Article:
43: Insert the following new Clause—“Power to pay compensation(1) The scheme manager for a local government new scheme may pay amounts by way of compensation in respect of compensatable losses incurred by members or, in the case of deceased members, their personal representatives.(2) Scheme regulations for a local government new scheme may make provision under which an employer in relation to the scheme is required to reimburse the scheme manager for amounts paid under subsection (1).(3) For the purposes of this section a loss incurred by a member, or by a member’s personal representatives, is “compensatable” if and to the extent that—(a) either of the following conditions is met, and(b) the loss is of a description specified in Treasury directions.(4) The first condition is that the loss is attributable to, or is reasonably regarded as attributable to, a relevant breach of a non-discrimination rule.(5) The second condition is that the loss is attributable to the application of any provision of, or made under, this Chapter.(6) In this section (subject to subsection (8)) “loss” includes a loss of any kind including, in particular, a Part 4 tax loss.(7) In this section “Part 4 tax loss”, in relation to a member, means a loss arising as a result of the member—(a) incurring a charge, or incurring an increased charge, under Part 4 of FA 2004, or(b) not being entitled to a relief, or being entitled to less relief, under that Part of that Act.(8) In this section “loss” does not include an amount that is payable under this Chapter or under regulations made by virtue of this Chapter.(9) In this section “non-discrimination rule” means a rule that is, or at any time was, included in a local government scheme by virtue of—(a) section 61 of EA 2010, or(b) paragraph 2 of Schedule 1 to EEAR(NI) 2006.(10) For the purposes of this section a breach of a non-discrimination rule is “relevant” if it arises from the application of a provision of scheme regulations made before 1 April 2022 under which the benefits payable under the scheme that are determined by reference to a member’s pensionable service in an employment or office are final salary benefits.(11) Subsection (1) does not confer power to pay amounts by way of compensation in respect of compensatable losses so far as—(a) any person has already received amounts by way of compensation in respect of them, or(b) amounts that any person has paid the scheme have been reduced by amounts in respect of them, whether pursuant to an order of a court or tribunal or otherwise.”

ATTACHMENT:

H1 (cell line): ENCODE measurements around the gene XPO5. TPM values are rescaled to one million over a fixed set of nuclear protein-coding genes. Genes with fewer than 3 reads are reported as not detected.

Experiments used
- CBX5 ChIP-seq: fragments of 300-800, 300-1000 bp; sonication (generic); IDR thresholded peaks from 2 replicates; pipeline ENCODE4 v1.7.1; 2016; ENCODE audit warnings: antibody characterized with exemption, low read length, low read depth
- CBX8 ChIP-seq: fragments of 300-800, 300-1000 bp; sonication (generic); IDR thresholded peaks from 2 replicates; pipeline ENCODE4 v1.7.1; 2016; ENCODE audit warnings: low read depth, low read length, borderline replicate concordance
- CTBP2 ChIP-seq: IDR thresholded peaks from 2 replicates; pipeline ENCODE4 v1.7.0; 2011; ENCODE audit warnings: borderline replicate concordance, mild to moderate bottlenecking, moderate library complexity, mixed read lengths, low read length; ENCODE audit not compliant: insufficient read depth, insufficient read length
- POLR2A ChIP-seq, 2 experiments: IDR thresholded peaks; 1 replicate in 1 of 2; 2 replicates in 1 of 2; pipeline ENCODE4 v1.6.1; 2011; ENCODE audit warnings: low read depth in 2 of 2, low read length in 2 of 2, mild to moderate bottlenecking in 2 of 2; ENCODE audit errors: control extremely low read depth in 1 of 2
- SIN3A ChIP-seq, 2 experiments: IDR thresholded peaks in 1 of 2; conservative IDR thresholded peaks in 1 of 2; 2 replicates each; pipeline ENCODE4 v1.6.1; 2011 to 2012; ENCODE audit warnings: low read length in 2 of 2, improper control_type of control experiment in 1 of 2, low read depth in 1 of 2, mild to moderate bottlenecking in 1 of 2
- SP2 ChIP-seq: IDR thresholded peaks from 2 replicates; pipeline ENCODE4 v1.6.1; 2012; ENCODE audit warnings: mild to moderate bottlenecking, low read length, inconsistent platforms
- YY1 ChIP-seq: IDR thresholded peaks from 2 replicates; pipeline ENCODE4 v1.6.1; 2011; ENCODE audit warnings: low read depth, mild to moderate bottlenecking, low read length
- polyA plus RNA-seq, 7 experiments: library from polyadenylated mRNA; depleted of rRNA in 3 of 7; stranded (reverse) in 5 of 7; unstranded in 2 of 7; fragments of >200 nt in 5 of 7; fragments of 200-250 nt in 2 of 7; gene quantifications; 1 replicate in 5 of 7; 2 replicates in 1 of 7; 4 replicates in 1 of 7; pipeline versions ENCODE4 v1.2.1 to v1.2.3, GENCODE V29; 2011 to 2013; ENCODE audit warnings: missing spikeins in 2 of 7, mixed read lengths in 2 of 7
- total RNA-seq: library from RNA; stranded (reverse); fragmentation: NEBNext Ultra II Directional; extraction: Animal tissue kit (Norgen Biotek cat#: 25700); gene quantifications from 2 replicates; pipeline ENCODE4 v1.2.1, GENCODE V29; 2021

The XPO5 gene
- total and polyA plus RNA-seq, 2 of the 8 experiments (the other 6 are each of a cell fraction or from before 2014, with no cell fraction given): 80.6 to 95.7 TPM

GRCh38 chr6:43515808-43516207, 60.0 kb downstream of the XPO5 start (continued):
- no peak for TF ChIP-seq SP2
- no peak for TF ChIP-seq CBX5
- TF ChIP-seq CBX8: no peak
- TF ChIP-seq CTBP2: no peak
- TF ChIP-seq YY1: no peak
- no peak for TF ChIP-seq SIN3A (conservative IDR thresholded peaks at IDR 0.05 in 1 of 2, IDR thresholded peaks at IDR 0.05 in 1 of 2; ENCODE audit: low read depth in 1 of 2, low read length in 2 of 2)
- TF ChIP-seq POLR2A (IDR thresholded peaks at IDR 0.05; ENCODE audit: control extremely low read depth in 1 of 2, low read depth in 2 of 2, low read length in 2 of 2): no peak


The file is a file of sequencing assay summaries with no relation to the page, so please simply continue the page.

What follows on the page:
44: Insert the following new Clause—“Indirect compensation(1) Scheme regulations for a local government new scheme may make provision under which, where a member has incurred a compensatable loss that is a Part 4 tax loss—(a) the member is not paid an amount under section (Power to pay compensation) by way of compensation in respect of the loss, and(b) the member is instead paid such additional benefits under the scheme as may be determined in accordance with the regulations.(2) In this section “compensatable loss” and “Part 4 tax loss” have the same meaning as in section (Power to pay compensation).”